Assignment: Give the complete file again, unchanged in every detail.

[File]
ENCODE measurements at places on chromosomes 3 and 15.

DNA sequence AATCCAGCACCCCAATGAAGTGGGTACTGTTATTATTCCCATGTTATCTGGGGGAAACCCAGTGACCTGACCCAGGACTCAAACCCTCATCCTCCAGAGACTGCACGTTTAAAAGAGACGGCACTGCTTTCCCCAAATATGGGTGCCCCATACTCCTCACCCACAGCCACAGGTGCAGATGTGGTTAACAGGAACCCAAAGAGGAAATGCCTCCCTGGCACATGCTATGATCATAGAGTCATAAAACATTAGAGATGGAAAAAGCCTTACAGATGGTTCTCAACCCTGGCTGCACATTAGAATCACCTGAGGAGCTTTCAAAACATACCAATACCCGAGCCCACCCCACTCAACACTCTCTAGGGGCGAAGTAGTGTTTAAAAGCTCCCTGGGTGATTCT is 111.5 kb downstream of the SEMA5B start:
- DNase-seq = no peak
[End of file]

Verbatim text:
ENCODE measurements at places on chromosomes 3 and 15.

DNA sequence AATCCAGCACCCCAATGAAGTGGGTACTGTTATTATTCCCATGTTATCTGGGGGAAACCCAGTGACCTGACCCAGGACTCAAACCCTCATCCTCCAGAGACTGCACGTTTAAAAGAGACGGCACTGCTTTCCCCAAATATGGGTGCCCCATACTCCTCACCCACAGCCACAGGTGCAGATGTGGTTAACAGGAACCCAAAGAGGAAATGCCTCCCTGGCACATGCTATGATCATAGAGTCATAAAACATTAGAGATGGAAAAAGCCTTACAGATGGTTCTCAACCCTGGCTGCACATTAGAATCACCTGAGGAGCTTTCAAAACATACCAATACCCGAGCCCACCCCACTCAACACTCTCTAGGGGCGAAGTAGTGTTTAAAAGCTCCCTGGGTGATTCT is 111.5 kb downstream of the SEMA5B start:
- DNase-seq = no peak